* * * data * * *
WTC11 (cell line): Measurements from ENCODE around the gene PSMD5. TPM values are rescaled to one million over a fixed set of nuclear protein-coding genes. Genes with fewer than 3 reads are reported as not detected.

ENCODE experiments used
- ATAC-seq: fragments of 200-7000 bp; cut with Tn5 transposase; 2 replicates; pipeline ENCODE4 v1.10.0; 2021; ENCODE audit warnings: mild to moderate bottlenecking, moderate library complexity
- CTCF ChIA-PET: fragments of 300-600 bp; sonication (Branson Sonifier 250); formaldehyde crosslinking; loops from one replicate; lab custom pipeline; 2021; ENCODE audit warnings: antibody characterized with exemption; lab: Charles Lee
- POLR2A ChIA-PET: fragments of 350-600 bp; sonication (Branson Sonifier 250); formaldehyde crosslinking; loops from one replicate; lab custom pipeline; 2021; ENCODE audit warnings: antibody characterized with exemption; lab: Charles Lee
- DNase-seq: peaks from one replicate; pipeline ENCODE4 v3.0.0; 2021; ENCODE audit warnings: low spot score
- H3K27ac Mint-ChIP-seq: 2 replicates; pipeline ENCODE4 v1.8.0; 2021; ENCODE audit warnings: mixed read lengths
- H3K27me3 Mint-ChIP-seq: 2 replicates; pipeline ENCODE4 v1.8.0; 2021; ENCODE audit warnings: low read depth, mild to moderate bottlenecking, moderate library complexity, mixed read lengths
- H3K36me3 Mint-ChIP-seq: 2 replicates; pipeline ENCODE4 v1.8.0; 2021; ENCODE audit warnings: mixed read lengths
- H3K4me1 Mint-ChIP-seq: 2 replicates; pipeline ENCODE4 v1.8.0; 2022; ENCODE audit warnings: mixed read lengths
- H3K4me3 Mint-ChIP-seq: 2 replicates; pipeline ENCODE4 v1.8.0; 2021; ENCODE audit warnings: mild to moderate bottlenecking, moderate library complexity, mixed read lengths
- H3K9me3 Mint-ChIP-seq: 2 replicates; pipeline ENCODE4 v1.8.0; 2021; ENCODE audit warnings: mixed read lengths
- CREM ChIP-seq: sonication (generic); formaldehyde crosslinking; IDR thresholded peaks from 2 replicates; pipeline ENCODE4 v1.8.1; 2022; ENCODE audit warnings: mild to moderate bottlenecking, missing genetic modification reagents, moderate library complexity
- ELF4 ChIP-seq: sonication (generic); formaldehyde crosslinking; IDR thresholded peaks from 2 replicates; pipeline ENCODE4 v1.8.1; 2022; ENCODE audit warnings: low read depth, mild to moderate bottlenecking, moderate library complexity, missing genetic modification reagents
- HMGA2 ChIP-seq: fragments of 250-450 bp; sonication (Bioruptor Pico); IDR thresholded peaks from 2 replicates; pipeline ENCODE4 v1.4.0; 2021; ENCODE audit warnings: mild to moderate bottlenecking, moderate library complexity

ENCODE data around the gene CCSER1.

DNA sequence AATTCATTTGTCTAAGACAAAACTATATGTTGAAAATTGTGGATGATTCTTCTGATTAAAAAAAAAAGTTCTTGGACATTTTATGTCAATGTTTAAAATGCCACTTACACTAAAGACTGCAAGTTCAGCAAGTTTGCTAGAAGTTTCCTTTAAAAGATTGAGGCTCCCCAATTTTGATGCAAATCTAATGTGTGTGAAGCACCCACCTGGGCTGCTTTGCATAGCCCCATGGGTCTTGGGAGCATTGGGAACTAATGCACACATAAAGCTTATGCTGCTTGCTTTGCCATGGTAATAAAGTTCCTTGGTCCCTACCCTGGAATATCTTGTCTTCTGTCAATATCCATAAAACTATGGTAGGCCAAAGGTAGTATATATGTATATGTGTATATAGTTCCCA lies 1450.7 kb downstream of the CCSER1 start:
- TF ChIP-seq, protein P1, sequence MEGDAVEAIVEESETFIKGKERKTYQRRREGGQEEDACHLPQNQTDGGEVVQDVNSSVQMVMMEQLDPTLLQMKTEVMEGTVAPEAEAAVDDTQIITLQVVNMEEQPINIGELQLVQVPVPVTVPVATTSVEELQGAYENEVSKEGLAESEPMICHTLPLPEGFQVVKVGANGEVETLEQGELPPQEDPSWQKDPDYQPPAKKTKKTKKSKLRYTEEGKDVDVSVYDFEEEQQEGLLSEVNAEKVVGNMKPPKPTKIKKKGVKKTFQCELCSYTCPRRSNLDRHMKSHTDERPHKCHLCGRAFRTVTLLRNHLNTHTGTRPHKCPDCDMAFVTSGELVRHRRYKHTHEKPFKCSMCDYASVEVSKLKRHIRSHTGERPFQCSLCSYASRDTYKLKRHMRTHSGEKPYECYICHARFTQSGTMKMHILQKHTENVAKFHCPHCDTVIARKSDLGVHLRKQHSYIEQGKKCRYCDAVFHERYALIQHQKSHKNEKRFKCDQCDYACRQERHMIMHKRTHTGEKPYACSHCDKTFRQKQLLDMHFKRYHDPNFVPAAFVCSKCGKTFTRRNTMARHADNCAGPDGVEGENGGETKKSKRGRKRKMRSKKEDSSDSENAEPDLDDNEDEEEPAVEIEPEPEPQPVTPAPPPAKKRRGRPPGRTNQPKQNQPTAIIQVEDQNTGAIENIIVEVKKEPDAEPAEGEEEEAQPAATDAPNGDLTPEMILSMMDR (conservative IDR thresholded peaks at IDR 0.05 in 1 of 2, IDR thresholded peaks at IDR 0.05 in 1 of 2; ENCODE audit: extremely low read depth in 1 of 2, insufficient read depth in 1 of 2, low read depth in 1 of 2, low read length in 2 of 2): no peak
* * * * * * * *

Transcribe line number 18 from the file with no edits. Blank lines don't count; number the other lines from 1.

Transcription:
- TF ChIP-seq, protein P1, sequence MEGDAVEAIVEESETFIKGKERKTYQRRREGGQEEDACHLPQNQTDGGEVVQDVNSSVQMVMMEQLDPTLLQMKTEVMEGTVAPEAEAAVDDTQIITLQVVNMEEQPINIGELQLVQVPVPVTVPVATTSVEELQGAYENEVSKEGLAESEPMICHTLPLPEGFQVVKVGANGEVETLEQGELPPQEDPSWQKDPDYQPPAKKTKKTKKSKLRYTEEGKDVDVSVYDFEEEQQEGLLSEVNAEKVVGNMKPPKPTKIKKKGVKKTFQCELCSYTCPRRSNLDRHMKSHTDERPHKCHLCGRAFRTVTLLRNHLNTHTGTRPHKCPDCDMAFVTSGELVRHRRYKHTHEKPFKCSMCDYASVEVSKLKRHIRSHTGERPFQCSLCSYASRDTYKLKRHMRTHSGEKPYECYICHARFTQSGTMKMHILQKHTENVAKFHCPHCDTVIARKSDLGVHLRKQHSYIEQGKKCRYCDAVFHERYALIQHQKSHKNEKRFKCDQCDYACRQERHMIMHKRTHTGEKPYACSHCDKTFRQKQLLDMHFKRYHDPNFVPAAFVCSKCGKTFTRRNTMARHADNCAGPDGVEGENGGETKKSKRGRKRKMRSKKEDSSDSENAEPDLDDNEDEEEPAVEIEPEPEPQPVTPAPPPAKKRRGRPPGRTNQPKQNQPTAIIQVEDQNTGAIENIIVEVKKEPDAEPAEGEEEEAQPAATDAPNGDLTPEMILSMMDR (conservative IDR thresholded peaks at IDR 0.05 in 1 of 2, IDR thresholded peaks at IDR 0.05 in 1 of 2; ENCODE audit: extremely low read depth in 1 of 2, insufficient read depth in 1 of 2, low read depth in 1 of 2, low read length in 2 of 2): no peak